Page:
Lost in the commotion of last week’s Boston Marathon bombings on Monday, April 15, was the fact that many Americans, including family businesses, were scurrying about to sign off and send in their final tax forms for the 2012 tax year. The season for “harried bean counters” has come to an end, or at least to a well-deserved break! For weeks family firms, taxpayers and their supporting financial people have been buried in their offices, factories and homes adding up what we earned, spent, gained, lost and perhaps misplaced. One thing that these tax people do very well is provide us with a quantitative tally of our financial position. According to our family business clients, most family firms had another strong financial performance in 2012. Yet for family businesses the financial results are not the only metric used to measure performance. Many family firms think broader as some have developed the more encompassing concept of the triple bottom line: Economic, Environmental and Community. Great family enterprises, while economically strong, are also stewards of the environment and often lead the development of eco-friendly products and practices. These innovative efforts create jobs that support many families. In addition, communities around the world benefit significantly from the philanthropy provided by these visionary family companies. In the future the bean counters may find ways to also measure the long-term impact of these important contributions, which family firms make to society.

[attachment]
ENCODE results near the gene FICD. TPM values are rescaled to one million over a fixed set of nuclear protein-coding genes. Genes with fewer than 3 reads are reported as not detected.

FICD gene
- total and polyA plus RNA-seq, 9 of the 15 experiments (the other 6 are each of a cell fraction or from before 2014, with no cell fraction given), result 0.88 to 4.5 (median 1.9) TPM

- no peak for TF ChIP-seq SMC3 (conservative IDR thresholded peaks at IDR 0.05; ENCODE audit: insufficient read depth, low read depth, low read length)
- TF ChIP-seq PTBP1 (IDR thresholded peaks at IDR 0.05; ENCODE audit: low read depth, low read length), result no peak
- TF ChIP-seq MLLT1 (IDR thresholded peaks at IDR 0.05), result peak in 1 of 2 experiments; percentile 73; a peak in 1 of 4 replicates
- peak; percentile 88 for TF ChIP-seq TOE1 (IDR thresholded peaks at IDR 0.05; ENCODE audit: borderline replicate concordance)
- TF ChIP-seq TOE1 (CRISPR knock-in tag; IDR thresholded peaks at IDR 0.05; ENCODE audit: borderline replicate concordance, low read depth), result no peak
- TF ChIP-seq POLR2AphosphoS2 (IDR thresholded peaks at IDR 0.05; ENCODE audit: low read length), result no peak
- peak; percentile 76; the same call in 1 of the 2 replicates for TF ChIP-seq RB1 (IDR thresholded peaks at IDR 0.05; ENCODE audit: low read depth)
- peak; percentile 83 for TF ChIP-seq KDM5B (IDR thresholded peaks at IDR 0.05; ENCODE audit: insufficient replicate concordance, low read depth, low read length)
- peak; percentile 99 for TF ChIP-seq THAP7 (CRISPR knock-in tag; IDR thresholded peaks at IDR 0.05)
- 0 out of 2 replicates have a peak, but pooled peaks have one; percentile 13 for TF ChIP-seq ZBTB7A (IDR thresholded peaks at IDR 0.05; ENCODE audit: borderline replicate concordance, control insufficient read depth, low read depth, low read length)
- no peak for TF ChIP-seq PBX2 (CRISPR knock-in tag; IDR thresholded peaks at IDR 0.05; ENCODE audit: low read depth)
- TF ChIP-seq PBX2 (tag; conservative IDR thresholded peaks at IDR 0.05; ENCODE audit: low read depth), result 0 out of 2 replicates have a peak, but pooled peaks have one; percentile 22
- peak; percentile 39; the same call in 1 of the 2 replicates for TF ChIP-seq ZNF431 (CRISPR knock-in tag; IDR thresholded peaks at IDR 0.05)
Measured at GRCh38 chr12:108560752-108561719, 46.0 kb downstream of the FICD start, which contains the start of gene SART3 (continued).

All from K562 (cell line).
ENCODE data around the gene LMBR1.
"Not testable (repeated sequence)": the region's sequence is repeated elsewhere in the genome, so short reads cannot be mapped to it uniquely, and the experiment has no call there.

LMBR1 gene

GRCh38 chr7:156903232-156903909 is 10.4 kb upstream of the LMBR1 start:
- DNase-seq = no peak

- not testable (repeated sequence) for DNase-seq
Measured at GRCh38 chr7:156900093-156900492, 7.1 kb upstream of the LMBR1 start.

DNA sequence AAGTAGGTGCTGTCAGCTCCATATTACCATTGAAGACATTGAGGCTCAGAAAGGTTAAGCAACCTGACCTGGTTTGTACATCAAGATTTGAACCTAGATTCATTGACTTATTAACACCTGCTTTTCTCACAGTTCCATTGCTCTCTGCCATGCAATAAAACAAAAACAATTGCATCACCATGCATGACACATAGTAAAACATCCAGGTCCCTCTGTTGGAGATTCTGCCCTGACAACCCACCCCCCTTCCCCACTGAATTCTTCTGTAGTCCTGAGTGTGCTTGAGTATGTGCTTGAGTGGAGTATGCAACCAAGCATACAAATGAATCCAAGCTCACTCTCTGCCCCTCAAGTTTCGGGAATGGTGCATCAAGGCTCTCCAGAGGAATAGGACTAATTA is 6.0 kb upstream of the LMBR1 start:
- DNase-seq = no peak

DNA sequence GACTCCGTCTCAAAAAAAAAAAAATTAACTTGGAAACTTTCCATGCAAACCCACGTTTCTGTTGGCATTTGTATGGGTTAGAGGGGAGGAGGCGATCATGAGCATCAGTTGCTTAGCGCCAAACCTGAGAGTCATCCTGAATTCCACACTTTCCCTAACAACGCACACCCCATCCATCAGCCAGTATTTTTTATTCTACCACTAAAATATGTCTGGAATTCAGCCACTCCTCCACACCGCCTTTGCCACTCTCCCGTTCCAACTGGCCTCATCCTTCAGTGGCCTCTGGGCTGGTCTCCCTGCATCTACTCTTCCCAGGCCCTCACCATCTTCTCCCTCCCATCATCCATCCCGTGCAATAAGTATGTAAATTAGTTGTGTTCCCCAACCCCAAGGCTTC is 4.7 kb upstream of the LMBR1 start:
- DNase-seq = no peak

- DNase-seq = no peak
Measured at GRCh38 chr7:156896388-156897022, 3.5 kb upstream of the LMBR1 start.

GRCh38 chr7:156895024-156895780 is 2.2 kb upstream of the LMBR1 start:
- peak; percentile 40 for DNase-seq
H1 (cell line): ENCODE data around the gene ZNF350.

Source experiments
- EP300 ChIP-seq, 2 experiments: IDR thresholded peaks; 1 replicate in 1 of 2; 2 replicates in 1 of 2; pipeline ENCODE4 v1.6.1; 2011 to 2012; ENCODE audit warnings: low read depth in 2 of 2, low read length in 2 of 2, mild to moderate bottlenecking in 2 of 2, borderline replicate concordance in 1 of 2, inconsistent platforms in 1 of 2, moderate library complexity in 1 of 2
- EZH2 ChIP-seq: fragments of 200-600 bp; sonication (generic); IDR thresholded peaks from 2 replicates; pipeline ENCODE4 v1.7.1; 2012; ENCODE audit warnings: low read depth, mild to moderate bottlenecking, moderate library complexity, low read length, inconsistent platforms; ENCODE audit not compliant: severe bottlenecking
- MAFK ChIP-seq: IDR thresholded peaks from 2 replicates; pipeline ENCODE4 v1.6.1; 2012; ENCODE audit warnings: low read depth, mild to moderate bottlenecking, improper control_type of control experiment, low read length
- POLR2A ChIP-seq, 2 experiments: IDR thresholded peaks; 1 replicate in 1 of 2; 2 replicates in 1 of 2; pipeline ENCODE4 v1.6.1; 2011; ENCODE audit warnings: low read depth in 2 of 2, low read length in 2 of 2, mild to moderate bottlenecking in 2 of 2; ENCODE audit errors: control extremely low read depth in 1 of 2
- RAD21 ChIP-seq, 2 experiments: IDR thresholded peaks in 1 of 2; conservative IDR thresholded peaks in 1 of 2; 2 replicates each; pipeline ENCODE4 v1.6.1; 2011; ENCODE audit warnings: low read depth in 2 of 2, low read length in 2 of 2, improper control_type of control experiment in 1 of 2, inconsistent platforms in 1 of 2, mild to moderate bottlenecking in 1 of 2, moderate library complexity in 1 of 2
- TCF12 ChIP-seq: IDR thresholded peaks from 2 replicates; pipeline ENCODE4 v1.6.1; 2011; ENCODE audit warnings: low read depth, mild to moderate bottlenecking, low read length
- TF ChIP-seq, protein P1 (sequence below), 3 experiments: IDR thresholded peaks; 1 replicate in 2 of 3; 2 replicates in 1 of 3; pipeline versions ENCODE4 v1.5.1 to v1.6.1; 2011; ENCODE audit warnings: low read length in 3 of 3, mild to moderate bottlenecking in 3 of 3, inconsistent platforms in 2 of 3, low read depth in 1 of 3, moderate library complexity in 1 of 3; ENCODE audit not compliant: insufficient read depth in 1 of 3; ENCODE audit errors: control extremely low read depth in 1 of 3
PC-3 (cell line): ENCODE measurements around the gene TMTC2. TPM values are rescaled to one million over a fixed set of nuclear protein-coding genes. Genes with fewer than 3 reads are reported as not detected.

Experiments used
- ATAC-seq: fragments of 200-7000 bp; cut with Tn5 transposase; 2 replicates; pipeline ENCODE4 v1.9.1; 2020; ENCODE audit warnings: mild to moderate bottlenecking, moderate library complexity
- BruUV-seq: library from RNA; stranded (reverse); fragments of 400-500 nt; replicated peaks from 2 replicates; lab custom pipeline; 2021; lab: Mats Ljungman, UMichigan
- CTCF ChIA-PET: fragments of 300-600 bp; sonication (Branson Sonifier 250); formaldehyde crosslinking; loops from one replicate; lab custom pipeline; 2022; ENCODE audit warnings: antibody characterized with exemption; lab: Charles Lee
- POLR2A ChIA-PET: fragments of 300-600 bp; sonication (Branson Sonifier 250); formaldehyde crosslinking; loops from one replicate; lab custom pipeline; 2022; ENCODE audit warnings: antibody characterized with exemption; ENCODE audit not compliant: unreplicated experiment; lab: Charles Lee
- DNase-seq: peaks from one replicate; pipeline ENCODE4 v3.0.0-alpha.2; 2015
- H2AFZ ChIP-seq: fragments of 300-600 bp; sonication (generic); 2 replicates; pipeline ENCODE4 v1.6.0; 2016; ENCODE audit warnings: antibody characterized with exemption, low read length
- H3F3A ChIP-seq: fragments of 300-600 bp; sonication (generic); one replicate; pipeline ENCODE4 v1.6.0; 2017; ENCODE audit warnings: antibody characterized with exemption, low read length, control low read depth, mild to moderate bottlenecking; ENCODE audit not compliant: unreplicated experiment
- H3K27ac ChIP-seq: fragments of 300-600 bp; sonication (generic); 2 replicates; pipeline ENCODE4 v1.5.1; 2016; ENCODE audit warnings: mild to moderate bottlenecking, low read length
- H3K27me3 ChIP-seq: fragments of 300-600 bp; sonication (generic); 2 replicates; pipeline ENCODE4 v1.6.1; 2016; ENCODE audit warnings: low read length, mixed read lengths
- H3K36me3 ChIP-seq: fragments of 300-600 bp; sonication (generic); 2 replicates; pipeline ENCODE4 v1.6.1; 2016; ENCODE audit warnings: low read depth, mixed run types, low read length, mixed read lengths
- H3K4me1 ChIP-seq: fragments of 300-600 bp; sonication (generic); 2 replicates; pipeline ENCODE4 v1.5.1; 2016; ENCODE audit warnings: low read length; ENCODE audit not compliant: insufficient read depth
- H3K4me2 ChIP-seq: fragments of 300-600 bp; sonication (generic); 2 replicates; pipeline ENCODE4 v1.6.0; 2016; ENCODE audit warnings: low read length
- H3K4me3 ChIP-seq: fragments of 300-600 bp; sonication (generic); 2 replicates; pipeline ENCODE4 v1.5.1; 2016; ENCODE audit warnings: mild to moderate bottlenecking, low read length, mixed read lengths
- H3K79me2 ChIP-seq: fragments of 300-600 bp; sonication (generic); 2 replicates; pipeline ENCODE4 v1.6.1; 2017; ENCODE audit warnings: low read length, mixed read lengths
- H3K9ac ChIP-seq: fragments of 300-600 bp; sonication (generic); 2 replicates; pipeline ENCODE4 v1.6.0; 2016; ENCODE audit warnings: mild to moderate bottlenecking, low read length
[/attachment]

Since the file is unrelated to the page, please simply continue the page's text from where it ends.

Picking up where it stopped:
The ability to carry on a successful intergenerational transfer of ownership and leadership is one of the most important and difficult issues facing a family business. One metaphor for succession is the firefly. They flicker brightly for a period of time, then fade away. Consultants call this the rule of thirds: only about a third of family businesses make it to the second generation. A third of those survive to see a third generation and only three percent of those manage to see the fourth generation. Research indicates that failing to transfer the family business can be traced to one major factor: lack of planning. A recent survey (1,952 families) indicated that 66% had no succession plan or had a ” loose plan” that was rarely executed.